Take photos of the accident scene, including your vehicle, the vehicle of the person you hit, and any additional photos that could be relevant (like photos of the entire scene to show the exact space and geography of where the accident took place). If shooting a video is possible, consider recording the scene. The more documentation you have, the less opportunity there is for dispute over the scene itself.

2. Watch what you say (don’t admit fault)

While you are evaluating the accident scene and speaking with anyone other than the police, do not talk about how the accident happened or who was at fault. Do not admit that you were at fault and do not make monetary offers to the person you hit. It is tempting to apologize during a highly stressful situation, like a car accident, but it’s to your benefit that you do not say sorry or that it was your fault. Doing this could put you at risk for additional legal liability. Even if you think or know you are at fault, do not admit it.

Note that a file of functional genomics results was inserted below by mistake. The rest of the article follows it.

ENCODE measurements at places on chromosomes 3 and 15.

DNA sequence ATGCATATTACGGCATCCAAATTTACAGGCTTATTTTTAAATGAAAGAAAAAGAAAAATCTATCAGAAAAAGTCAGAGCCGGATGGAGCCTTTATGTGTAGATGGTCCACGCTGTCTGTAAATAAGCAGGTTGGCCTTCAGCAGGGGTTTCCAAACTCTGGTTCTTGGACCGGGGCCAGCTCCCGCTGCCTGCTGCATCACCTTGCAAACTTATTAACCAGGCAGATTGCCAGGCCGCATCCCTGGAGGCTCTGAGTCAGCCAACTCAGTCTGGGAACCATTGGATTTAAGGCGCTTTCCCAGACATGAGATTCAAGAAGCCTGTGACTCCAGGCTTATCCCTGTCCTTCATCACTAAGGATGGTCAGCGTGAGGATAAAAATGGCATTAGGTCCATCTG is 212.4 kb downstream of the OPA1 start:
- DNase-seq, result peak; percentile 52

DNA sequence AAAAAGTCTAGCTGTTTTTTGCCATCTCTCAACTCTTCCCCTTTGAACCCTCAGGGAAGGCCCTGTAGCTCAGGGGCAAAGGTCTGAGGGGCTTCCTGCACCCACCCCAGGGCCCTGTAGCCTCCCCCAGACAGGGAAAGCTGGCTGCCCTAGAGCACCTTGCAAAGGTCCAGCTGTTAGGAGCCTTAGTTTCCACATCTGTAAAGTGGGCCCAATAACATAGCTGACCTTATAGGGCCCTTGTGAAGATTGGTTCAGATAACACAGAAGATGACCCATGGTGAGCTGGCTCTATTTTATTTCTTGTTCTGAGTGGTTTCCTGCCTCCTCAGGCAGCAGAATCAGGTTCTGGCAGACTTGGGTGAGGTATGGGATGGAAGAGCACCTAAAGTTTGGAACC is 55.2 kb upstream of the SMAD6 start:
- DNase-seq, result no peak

It’s equally as important not to discuss how you’re feeling. If you say you are completely fine and later you discover you’re injured, it will be harder to prove with statements that you made saying you weren’t injured after the accident. The bottom line is that you should be very careful with what you say at the scene of the accident. Less is more.

When you are speaking with the police, be very clear about what you know happened. If you don’t remember or can’t recall exactly, then say that (don’t try to fill in the blanks).

3. Complete follow up actions after the accident

After you leave the accident scene there are follow up actions you need to take. If you are injured, seek medical attention right away. Even if you don’t start to feel pain until the following day, or some other time after the accident, make sure you get the proper attention you need.

Report the accident to your auto insurance company